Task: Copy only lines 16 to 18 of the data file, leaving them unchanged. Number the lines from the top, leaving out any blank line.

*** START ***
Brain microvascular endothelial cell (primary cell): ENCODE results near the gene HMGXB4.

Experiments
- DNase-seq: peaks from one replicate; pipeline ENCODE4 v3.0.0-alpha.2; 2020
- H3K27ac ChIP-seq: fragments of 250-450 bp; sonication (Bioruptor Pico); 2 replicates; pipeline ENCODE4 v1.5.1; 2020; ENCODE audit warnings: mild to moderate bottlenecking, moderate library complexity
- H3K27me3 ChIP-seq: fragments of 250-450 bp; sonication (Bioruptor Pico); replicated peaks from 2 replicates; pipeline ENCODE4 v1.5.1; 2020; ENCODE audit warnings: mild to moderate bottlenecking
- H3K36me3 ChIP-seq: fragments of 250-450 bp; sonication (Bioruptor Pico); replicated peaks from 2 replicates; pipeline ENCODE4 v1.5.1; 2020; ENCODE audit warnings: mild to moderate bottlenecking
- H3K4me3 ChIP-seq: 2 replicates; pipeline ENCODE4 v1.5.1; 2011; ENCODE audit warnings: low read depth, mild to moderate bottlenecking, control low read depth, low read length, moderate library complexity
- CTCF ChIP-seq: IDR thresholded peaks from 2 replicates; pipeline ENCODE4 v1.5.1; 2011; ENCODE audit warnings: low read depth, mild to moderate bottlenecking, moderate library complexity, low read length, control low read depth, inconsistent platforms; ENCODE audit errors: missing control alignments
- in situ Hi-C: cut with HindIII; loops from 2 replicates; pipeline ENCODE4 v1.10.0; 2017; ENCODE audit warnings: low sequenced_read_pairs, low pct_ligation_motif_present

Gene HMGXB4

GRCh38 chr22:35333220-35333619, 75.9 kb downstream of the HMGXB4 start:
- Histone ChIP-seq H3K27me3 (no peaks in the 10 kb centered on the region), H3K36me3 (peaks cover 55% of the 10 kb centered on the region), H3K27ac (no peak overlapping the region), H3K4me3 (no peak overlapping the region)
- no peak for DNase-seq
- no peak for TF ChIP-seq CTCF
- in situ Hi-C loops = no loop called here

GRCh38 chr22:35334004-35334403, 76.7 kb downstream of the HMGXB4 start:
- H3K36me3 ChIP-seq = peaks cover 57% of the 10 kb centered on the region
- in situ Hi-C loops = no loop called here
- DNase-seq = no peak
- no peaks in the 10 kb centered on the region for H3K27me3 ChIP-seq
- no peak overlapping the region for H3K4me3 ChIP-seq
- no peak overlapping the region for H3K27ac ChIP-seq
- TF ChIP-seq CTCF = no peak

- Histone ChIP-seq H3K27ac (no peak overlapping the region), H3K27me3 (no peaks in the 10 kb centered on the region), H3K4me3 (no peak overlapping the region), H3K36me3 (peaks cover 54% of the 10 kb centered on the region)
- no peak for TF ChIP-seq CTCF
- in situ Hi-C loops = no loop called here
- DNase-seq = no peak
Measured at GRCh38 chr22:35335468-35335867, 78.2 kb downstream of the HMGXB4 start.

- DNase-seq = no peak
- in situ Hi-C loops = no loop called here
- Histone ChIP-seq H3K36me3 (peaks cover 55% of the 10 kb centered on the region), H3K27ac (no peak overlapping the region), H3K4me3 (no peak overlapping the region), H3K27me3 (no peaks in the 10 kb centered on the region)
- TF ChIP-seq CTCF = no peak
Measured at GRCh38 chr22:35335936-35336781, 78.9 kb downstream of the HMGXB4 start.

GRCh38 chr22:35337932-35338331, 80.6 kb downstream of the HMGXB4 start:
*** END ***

GRCh38 chr22:35334004-35334403, 76.7 kb downstream of the HMGXB4 start:
- H3K36me3 ChIP-seq = peaks cover 57% of the 10 kb centered on the region
- in situ Hi-C loops = no loop called here